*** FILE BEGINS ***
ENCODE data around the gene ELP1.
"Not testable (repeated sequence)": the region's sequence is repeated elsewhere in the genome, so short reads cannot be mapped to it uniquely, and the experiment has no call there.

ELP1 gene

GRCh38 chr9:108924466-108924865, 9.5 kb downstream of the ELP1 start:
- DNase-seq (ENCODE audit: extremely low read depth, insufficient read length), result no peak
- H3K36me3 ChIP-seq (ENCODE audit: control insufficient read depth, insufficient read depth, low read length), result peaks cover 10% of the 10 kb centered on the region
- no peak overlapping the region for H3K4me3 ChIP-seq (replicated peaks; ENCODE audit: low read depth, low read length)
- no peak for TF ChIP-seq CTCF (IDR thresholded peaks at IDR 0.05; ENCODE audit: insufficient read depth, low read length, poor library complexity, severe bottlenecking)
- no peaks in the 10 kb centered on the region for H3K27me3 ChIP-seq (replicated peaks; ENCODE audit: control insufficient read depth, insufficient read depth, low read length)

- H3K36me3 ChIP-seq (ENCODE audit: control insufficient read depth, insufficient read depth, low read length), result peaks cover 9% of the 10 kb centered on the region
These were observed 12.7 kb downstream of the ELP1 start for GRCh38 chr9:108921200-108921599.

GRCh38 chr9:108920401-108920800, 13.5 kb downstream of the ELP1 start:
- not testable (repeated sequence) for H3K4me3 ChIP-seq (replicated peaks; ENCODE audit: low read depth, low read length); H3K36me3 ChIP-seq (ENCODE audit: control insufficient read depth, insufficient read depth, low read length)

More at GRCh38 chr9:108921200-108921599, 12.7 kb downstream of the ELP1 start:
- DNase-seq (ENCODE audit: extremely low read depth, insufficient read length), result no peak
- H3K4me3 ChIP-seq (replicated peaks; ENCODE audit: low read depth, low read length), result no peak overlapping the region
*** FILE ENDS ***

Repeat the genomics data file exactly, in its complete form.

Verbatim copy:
ENCODE data around the gene ELP1.
"Not testable (repeated sequence)": the region's sequence is repeated elsewhere in the genome, so short reads cannot be mapped to it uniquely, and the experiment has no call there.

ELP1 gene

GRCh38 chr9:108924466-108924865, 9.5 kb downstream of the ELP1 start:
- DNase-seq (ENCODE audit: extremely low read depth, insufficient read length), result no peak
- H3K36me3 ChIP-seq (ENCODE audit: control insufficient read depth, insufficient read depth, low read length), result peaks cover 10% of the 10 kb centered on the region
- no peak overlapping the region for H3K4me3 ChIP-seq (replicated peaks; ENCODE audit: low read depth, low read length)
- no peak for TF ChIP-seq CTCF (IDR thresholded peaks at IDR 0.05; ENCODE audit: insufficient read depth, low read length, poor library complexity, severe bottlenecking)
- no peaks in the 10 kb centered on the region for H3K27me3 ChIP-seq (replicated peaks; ENCODE audit: control insufficient read depth, insufficient read depth, low read length)

- H3K36me3 ChIP-seq (ENCODE audit: control insufficient read depth, insufficient read depth, low read length), result peaks cover 9% of the 10 kb centered on the region
These were observed 12.7 kb downstream of the ELP1 start for GRCh38 chr9:108921200-108921599.

GRCh38 chr9:108920401-108920800, 13.5 kb downstream of the ELP1 start:
- not testable (repeated sequence) for H3K4me3 ChIP-seq (replicated peaks; ENCODE audit: low read depth, low read length); H3K36me3 ChIP-seq (ENCODE audit: control insufficient read depth, insufficient read depth, low read length)

More at GRCh38 chr9:108921200-108921599, 12.7 kb downstream of the ELP1 start:
- DNase-seq (ENCODE audit: extremely low read depth, insufficient read length), result no peak
- H3K4me3 ChIP-seq (replicated peaks; ENCODE audit: low read depth, low read length), result no peak overlapping the region